By allowing ads to appear on this site, you support the local businesses who, in turn, support great journalism.
Merced farmer knows when to hold 'em, when to fold 'em

Todd Machado has been playing poker most of his life. The Merced native has fond memories of playing seven-card stud with his family during their Easter get-togethers.

"I loved doing it. We used to have family stuff and do it and then I started noticing I could be pretty good at this. I stepped up my game and started reading books and figuring out what you need to do to be good at this," said Machado.

The life-long walnut grower — who said poker and farming are similar as they're "both gambling" —has been taking the game seriously for five years now and reaping the rewards.

The largest pot he ever won was at a tournament in Lake Tahoe, where he brought home $18,000 for second place. While a large stack of cash is always nice, Machado said he prefers the trophies that you can only get by winning.

"Money only lasts so long, but that trophy or that ring or whatever you have, it lasts forever so you can brag about it — 'hey, look at what I've got,'" he said.

Machado will have bragging rights for the entire year at the Turlock Poker Room after winning the 10th Anniversary Series Championship title in October. He was the top performer across the 10-day series, making four final tables including a victory in the All-In-Or-Fold Event 2 and a runner-up finish in Event 6, a $125 Bounty tournament.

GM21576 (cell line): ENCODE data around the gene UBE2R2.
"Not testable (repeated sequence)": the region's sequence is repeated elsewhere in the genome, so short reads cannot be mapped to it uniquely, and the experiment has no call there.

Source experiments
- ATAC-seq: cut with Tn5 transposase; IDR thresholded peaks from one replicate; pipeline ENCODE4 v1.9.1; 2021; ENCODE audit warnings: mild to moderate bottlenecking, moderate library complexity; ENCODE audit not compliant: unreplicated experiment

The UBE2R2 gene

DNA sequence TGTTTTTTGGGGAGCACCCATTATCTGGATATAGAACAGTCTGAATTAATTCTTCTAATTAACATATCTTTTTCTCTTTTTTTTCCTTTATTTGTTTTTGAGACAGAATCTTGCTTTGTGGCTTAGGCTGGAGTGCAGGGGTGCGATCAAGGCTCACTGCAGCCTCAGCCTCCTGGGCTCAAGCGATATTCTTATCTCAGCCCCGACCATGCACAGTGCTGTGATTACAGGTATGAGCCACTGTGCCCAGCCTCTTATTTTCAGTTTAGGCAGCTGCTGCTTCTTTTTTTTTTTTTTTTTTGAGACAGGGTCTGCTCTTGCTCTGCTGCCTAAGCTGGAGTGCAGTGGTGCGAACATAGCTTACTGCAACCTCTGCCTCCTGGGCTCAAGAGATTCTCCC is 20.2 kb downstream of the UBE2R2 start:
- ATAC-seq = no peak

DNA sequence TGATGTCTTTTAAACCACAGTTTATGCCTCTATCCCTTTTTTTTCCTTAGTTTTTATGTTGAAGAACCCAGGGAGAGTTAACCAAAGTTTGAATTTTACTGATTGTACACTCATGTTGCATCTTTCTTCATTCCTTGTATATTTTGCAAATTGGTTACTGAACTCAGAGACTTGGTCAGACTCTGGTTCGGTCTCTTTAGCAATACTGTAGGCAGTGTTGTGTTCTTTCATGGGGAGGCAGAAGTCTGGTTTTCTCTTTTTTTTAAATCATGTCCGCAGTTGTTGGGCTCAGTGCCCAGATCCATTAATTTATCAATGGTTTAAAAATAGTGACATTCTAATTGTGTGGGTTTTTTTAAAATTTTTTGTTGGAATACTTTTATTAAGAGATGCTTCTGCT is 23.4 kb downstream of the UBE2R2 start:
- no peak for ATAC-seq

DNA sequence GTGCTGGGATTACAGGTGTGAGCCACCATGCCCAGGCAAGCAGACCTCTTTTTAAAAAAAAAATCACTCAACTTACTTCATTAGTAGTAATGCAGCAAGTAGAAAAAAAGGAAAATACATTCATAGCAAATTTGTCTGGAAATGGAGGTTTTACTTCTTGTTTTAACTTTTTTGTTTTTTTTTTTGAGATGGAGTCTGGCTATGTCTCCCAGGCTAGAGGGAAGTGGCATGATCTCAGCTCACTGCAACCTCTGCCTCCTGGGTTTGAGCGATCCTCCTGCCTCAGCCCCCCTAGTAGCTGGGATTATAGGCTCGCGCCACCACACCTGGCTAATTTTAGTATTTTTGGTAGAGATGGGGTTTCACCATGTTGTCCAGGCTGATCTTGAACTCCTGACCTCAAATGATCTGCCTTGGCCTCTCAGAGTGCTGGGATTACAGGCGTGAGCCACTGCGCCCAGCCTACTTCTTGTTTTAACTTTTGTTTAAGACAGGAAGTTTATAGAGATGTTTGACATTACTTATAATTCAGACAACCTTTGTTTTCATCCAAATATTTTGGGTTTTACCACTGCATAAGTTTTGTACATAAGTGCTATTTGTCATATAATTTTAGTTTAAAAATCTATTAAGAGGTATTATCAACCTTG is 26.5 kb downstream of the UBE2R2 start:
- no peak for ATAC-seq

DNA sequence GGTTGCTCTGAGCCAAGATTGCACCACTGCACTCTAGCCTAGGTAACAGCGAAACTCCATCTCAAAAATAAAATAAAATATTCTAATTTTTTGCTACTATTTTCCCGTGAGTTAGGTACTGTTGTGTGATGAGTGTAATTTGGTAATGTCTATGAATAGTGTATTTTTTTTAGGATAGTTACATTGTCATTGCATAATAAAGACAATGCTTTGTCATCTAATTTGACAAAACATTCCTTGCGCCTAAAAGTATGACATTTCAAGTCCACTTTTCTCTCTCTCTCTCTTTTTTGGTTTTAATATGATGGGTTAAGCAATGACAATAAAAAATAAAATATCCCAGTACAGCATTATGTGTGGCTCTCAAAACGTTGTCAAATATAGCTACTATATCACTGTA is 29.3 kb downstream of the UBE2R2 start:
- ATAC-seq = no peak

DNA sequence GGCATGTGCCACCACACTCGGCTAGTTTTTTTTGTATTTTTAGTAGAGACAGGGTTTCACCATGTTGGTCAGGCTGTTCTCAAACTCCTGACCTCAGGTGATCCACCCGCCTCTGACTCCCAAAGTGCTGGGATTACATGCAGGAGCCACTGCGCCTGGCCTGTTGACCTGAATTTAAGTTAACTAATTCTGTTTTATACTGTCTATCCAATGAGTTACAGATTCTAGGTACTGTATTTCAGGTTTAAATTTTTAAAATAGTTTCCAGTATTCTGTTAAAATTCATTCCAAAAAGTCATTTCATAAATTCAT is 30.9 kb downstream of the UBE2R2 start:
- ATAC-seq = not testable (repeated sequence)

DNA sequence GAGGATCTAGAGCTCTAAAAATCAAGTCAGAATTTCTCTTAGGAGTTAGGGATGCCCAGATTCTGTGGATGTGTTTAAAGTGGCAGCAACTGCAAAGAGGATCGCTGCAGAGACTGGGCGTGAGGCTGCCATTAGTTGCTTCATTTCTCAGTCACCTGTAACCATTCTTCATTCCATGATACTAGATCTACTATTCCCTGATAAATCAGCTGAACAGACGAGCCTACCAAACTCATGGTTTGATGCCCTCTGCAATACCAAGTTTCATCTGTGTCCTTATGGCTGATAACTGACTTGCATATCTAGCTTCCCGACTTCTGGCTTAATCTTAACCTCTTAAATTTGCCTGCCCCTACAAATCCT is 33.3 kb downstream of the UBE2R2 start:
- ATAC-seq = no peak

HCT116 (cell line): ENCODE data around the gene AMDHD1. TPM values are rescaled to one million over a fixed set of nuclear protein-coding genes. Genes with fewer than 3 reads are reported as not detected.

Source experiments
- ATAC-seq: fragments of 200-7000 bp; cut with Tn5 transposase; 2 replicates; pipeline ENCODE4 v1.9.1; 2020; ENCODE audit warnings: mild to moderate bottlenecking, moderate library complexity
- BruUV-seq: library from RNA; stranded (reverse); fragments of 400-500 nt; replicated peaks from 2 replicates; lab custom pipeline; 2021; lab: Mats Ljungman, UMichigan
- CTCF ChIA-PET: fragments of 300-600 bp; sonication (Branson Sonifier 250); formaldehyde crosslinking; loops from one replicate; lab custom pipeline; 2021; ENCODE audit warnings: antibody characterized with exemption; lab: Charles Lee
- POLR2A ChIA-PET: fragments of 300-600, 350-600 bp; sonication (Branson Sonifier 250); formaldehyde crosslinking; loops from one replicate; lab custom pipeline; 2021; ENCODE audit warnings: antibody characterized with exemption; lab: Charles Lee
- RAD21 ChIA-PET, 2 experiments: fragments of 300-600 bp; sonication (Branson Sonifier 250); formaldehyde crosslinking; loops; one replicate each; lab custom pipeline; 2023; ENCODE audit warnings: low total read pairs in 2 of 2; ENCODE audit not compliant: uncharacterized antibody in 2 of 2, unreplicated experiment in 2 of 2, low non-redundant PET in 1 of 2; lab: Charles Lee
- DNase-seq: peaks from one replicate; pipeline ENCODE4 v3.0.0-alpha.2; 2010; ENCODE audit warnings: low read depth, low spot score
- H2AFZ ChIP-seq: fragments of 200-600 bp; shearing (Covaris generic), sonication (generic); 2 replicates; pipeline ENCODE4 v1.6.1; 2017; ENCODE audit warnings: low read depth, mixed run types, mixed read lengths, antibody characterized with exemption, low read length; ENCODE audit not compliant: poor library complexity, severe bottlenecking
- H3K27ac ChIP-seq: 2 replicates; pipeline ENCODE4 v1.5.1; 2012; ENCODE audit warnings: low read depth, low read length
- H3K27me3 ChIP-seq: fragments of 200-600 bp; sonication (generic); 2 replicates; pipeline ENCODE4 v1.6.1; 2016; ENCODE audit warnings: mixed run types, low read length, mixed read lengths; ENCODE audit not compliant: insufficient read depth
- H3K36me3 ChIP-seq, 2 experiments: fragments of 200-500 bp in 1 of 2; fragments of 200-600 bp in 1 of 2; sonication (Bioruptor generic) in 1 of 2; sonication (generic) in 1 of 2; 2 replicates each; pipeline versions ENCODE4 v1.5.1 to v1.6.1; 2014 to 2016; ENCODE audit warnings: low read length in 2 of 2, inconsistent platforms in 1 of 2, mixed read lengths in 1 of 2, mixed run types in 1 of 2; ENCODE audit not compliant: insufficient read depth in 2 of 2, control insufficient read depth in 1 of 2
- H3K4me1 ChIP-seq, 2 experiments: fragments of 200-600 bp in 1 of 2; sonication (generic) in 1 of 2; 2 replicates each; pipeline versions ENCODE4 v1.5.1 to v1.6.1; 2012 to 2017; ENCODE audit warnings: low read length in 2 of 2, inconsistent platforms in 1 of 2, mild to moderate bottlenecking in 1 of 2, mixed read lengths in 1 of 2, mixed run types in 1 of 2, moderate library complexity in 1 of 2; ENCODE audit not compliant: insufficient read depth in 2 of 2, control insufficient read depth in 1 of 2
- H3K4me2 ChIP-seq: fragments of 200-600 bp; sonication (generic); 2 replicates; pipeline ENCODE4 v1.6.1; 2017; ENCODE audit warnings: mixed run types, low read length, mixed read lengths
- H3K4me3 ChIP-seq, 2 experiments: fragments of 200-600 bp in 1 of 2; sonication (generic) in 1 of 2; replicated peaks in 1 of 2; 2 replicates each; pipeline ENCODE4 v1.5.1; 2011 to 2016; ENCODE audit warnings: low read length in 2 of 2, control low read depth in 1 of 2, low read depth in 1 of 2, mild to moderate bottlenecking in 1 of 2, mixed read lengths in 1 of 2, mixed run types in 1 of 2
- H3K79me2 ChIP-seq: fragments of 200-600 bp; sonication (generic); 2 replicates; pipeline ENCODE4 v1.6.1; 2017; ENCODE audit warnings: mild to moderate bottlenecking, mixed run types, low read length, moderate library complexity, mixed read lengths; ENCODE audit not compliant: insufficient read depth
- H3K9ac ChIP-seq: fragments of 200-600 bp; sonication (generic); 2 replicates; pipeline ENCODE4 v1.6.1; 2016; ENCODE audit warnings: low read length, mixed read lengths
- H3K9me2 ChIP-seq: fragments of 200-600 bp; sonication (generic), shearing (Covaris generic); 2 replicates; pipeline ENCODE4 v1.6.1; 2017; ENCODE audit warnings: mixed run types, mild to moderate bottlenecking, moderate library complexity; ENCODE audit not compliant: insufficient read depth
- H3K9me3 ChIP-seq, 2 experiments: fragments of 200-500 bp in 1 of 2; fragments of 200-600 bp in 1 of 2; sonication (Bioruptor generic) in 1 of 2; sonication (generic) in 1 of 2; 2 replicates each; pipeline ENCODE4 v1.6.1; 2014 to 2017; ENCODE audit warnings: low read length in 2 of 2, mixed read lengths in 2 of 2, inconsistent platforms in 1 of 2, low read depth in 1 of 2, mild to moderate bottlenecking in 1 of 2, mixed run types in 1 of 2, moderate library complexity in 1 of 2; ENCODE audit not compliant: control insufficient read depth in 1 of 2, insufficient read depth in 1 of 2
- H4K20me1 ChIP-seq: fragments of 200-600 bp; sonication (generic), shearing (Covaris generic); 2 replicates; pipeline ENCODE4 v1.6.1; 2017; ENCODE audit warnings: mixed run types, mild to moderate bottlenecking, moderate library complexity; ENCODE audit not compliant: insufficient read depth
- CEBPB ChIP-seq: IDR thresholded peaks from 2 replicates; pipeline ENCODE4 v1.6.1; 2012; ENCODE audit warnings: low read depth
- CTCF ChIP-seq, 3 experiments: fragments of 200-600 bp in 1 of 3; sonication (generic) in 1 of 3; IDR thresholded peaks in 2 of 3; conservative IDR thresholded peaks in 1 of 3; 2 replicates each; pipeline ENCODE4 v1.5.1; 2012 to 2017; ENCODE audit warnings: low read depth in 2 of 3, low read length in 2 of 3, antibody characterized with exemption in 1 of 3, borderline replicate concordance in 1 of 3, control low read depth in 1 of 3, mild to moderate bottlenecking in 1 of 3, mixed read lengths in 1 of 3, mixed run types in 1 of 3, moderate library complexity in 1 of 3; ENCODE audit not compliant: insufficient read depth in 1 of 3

The title came with a commemorative jacket, trophy, his banner being hung from the poker room's rafters — and daily tournament entries for a year, valued at more than $14,000.
Throughout his success, Machado has learned a few things about poker.

"Math plays a big part in it, figuring out your odds, and trying to read people, how they play ... their betting pattern," he said.

Playing in a tournament with a title on the line is different, however, than when he's at a table with family and friends.

"When you're playing for fun sometimes you do things you shouldn't do just to try and beat the person you're playing against. But here (at the poker room), the chips and the money you bring in...that's just how we keep score in this game, and you don't want to give your chips to someone unnecessarily. So here, I'm a little bit more conservative. When I'm playing against my family, I just want to win," he said.

Machado can be found four to five days a week at the Turlock Poker Room, continuing to work on his game and prepare for the next big tournament.

His tip for those just getting into the game: "Win. Win and everything's good."